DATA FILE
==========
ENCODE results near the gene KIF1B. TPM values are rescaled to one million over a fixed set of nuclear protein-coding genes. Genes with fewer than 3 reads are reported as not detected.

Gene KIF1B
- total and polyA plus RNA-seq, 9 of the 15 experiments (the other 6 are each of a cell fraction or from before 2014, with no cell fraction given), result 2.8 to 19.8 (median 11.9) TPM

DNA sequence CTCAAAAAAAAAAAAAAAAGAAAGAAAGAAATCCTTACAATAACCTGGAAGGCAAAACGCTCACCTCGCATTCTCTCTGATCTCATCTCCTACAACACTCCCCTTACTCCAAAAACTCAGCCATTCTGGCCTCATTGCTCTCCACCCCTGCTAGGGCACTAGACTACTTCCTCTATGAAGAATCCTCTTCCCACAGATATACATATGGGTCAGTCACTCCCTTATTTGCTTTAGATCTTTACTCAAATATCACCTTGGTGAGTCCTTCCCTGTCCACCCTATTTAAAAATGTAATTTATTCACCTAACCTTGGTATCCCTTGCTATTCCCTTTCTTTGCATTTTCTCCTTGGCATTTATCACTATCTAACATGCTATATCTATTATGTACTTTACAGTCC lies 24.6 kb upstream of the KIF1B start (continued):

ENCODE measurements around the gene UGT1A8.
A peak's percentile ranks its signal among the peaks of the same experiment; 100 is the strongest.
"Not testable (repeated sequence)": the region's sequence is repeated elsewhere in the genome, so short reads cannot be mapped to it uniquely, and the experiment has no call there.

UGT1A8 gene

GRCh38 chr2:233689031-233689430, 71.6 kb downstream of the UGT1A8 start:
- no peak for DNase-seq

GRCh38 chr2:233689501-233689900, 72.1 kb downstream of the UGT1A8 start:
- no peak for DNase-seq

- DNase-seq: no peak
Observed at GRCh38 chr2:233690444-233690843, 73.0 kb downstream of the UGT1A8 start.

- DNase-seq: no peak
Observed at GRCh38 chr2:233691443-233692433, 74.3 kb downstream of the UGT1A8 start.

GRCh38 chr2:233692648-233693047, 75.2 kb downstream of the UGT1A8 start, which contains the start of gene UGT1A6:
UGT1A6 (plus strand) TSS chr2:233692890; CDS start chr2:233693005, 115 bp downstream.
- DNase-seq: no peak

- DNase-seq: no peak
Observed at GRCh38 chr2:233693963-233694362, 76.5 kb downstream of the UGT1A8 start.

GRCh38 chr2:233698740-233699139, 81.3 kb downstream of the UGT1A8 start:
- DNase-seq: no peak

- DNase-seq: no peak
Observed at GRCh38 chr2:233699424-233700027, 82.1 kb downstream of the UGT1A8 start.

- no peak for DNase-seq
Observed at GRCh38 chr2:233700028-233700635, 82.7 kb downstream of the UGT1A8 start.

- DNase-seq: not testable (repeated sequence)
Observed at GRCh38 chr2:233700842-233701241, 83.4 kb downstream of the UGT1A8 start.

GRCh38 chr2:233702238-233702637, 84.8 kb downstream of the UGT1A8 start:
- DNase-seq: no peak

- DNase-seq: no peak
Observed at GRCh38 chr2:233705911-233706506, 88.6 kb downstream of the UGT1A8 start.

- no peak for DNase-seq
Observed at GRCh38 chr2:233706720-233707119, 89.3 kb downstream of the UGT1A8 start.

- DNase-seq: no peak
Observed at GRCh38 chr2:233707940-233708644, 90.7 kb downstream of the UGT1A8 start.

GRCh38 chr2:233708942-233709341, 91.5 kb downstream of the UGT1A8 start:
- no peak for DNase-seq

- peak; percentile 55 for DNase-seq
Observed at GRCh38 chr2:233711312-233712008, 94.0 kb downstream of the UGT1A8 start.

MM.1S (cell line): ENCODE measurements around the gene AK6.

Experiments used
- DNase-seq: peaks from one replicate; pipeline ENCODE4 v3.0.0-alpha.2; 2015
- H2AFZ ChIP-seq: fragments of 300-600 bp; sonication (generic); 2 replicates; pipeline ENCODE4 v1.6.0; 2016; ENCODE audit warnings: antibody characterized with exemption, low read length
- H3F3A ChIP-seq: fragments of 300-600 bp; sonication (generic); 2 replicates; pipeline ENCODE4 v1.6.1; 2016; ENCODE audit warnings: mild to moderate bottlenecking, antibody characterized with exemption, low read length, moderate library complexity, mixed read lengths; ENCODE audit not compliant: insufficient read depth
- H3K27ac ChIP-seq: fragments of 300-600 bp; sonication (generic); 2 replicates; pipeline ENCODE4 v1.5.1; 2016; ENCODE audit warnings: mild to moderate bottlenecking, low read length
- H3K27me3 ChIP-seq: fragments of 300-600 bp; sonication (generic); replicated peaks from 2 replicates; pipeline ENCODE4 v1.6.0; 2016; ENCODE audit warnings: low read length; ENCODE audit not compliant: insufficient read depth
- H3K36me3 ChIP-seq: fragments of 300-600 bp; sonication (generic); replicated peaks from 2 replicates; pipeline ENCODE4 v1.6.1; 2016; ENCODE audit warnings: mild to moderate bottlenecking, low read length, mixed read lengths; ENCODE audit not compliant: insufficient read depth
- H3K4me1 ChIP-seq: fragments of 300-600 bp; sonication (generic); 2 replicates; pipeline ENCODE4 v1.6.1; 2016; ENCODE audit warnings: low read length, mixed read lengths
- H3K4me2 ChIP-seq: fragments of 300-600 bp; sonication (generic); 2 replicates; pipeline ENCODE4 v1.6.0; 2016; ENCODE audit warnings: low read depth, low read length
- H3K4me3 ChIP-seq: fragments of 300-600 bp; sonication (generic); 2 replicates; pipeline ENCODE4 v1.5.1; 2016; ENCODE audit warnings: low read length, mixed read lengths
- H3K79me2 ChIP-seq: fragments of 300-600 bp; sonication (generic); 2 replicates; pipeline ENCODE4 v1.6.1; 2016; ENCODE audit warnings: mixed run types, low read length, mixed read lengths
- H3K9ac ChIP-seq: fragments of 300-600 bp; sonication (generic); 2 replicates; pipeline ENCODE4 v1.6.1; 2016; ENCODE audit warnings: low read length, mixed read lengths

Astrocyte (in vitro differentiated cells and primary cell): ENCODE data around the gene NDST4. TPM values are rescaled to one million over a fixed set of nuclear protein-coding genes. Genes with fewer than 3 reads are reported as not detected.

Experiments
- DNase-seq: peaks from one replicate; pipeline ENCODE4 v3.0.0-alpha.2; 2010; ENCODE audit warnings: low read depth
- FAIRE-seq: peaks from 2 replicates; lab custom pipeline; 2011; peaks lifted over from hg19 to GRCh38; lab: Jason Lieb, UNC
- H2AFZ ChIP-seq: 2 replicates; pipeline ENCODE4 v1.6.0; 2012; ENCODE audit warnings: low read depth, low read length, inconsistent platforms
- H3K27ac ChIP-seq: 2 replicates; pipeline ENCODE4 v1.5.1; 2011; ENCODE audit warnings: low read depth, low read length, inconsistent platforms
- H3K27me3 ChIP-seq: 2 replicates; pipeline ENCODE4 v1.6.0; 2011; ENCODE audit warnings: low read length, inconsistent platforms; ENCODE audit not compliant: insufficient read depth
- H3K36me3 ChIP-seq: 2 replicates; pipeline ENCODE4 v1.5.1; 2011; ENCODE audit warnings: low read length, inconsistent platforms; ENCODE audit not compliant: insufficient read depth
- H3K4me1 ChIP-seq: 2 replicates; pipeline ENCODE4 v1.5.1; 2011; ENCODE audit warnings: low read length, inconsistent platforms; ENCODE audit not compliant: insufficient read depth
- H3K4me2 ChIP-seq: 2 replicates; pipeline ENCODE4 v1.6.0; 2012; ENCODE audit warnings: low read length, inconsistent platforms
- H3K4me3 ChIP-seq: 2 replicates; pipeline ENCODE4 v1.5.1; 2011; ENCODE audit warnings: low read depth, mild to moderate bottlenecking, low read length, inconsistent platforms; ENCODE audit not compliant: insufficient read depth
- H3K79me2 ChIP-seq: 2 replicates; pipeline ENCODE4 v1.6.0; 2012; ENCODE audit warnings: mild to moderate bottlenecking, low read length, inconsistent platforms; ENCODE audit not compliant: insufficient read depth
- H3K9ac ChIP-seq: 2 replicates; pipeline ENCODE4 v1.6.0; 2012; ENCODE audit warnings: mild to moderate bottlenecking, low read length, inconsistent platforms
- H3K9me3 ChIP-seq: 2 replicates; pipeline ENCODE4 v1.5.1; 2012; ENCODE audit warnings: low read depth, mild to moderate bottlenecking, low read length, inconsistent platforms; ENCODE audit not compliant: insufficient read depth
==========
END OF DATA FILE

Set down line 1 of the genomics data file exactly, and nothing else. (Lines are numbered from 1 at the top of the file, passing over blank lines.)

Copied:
ENCODE results near the gene KIF1B. TPM values are rescaled to one million over a fixed set of nuclear protein-coding genes. Genes with fewer than 3 reads are reported as not detected.